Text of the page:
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Scientists identify potential drug target in the new coronavirus

22 June 2020
Danny Incarnato
Danny Incarnato

Scientists from the University of Groningen, together with colleagues from the IIMCB in Warsaw (Poland) and the Leiden UMC (also in the Netherlands), have identified putative drug targets in the RNA of the SARS-CoV-2 coronavirus that is causing the current pandemic. Their results, which still have to undergo peer review, show which portions of the genetic material would be promising drug targets. This information can guide the search for a drug that will combat the coronavirus.

The manuscript with the results was uploaded on Monday 15 June to the bioRxiv preprint server. Preprint servers are used by scientists to provide rapid access to their colleagues. In coronavirus research, this is important as normal publishing procedures can take many months. However, as the manuscript has not yet been reviewed by experts, it might be subjected to corrections and improvements at this stage. The authors have also submitted their work for a rigorous peer-review. Currently, new information about coronavirus research is quickly picked up by the media, and this includes preprints.

The study was coordinated by University of Groningen assistant professor Danny Incarnato. His lab is involved in research on the structure of RNA, the genetic material in viruses like SARS-CoV-2. The RNA contains the genetic code for the production of proteins. However, there is a second layer of information present in RNA molecules: parts of the single strand of RNA which carries the genetic code of the virus can fold back onto itself, thereby creating complex 2D and 3D structures. ‘These structures regulate many aspects of the virus life cycle, including its spread and infectivity’, explains Incarnato.

Schematic representation of the SARS-CoV-2 genome. The inset shows one of the potentially druggable pockets identified in this study.
Schematic representation of the SARS-CoV-2 genome. The inset shows one of the potentially druggable pockets identified in this study.

He used a known technique to determine which parts of the RNA are folded. Colleagues from the International Institute of Molecular and Cell Biology (IIMCB) in Warsaw are experts in predicting how the folds organize into a 3D structure. ‘This reveals the presence of pockets, small cavities that could bind small molecules’, says Incarnato. The binding of a small molecule inside such a pocket may hamper the proper functioning of the RNA, and thus affect the virus. ‘We don’t know which pockets are useful for this, but by identifying them, we give drug developers a list of preferential targets which they can investigate.’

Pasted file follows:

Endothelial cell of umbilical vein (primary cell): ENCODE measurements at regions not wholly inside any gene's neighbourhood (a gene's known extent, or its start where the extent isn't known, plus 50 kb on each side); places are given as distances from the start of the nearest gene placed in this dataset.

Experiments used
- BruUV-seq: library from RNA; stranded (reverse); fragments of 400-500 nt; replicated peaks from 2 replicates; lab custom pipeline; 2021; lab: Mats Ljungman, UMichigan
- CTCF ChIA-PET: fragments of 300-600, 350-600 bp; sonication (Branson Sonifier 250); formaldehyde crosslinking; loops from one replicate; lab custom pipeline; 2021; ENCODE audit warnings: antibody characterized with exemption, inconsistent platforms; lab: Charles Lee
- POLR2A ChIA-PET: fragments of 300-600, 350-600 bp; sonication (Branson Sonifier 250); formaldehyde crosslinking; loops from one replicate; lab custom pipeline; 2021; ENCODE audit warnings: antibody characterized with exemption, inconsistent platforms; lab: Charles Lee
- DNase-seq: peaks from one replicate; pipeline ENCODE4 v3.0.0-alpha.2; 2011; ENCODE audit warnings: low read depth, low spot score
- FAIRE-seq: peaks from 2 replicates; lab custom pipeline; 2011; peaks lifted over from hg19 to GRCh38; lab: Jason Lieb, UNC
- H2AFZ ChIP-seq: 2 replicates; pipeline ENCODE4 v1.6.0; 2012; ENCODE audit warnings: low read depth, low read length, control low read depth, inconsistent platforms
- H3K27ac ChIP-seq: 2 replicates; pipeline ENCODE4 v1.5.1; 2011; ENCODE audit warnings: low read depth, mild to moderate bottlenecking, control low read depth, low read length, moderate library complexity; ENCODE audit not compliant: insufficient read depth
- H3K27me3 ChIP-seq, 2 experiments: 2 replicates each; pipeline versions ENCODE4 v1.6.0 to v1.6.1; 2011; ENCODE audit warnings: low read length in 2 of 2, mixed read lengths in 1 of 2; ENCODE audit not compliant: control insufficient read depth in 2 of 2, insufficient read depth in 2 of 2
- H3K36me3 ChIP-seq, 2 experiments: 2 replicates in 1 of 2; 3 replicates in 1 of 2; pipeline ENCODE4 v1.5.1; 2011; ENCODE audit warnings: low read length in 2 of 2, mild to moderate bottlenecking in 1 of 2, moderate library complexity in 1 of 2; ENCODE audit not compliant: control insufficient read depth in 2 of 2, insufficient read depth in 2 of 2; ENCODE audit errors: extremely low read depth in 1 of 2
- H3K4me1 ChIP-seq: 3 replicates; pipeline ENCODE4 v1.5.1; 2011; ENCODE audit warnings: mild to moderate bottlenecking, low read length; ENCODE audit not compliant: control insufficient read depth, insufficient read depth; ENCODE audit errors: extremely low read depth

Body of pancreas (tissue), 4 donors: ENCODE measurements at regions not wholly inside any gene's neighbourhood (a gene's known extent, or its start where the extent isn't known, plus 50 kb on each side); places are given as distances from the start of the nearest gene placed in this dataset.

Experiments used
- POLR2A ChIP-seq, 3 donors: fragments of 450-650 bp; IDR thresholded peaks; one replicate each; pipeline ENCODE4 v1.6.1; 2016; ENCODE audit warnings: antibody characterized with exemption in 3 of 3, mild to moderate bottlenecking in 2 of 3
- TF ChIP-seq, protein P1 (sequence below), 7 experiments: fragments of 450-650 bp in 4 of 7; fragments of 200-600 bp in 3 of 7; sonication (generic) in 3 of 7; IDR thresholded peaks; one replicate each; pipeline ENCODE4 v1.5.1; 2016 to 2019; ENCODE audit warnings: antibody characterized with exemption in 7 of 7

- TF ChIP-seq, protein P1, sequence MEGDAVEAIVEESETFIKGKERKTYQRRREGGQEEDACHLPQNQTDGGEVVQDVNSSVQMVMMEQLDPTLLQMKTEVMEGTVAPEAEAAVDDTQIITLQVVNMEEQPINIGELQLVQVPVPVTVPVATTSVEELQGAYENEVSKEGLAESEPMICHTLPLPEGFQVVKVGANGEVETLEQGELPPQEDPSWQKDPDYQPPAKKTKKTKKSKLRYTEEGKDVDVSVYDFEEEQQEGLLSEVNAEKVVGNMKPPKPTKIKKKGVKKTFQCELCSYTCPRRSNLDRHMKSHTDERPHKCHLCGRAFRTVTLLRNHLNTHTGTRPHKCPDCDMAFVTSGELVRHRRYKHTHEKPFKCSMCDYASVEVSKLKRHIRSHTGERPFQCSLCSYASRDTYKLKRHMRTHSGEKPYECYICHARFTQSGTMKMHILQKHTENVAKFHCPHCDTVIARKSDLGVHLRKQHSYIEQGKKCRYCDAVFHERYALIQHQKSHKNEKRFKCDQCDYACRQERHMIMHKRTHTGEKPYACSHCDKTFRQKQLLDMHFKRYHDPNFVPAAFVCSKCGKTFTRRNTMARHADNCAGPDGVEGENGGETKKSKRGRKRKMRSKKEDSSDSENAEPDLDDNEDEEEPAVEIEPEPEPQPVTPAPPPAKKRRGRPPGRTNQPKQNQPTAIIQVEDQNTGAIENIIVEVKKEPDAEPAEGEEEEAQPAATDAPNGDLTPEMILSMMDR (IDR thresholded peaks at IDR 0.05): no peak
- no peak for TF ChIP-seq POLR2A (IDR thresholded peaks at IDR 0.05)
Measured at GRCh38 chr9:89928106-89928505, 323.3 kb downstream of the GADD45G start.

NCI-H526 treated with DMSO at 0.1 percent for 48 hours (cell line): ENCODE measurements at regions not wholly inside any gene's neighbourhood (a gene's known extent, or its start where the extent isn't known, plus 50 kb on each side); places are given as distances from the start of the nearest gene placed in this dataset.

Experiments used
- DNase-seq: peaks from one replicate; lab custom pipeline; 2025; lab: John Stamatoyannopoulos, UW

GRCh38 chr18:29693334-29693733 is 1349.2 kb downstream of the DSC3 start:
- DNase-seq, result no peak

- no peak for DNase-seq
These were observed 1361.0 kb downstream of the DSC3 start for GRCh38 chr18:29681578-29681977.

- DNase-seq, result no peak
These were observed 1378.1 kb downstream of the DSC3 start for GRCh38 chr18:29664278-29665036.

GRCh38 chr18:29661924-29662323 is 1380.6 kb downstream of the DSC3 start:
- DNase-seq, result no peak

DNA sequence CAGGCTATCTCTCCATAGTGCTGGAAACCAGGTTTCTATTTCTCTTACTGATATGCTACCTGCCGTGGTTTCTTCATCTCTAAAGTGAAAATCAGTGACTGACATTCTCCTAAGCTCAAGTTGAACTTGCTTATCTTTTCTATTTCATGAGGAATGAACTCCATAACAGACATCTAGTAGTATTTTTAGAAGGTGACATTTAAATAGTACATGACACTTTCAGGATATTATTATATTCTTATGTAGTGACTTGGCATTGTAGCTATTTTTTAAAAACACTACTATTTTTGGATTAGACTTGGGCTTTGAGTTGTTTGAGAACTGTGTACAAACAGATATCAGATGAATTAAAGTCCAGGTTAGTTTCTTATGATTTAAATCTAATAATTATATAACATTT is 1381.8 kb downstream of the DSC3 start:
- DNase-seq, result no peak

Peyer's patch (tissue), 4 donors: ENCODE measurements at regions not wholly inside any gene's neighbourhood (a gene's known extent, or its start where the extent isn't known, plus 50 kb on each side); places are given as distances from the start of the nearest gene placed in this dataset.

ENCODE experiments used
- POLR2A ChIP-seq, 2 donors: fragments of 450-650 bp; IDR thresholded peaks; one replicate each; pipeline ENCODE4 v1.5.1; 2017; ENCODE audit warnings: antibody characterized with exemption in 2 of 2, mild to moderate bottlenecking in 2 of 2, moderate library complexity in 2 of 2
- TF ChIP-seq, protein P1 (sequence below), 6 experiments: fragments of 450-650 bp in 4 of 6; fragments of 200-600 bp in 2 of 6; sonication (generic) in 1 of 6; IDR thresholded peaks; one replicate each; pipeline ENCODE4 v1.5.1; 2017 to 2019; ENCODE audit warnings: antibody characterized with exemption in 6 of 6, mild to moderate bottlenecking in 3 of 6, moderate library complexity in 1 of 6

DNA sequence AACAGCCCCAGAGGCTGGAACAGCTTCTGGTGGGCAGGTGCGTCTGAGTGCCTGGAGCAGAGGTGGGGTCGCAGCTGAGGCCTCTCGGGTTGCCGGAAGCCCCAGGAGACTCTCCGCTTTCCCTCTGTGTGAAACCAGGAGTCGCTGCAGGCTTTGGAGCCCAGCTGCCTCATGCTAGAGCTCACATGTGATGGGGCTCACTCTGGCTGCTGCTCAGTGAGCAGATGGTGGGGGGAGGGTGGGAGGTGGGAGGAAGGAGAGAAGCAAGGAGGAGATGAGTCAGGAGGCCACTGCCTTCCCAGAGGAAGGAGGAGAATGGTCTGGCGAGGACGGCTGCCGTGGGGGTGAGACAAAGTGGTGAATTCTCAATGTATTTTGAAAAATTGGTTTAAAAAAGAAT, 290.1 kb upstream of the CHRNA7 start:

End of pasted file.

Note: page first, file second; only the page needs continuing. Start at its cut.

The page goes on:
The scientists looked especially at structures that are present in different types of coronavirus: these conserved structures are less likely to change through mutations. This is important, as RNA viruses can rapidly mutate to evolve resistance to drugs or vaccines. ‘Some of the 3D structures we looked at are expected not to change much even when there are new mutations in the RNA’, explains Incarnato. This is a clear advantage of drugs designed against the RNA structure.

Other parts of the RNA are not folded. These areas are candidates for so-called antisense oligonucleotide therapy. This means a short artificial DNA molecule is created that will bind to the virus RNA. This double-stranded structure is sensitive to destruction by an enzyme that is naturally present in our cells. Incarnato: ‘Over the last few years, a number of antisense RNA treatments have been approved, so this is a promising field.’

The study was done through a combination of lab work (isolating the RNA and detecting the folds) and computational biology (creating a 3D structure and identifying drug-binding pockets). The results can speed up the search for drugs to combat the pandemic virus. Incarnato and his colleagues are already searching for drug candidates. He is confident that the structures that are described in the paper are sound. ‘We checked our structures against the known structure for different coronaviruses and we found a very good match.’ However, he concludes, the manuscript on the preprint server is work in progress: peer review may alter parts of it. ‘That is how science works, you need your peers to check for details you might have overlooked. And I deeply believe this is essential.’

Reference: Ilaria Manfredonia, Chandran Nithin, Almudena Ponce-Salvatierra, Pritha Ghosh, Tomasz K. Wirecki, Tycho Marinus, Natacha S. Ogando, Eric J Snijder, Martijn J van Hemert, Janusz M. Bujnicki, Danny Incarnato: Genome-wide mapping of therapeutically-relevant SARS-CoV-2 RNA structures. bioRxiv, 15 June 2020

Last modified:25 June 2020 2.25 p.m.
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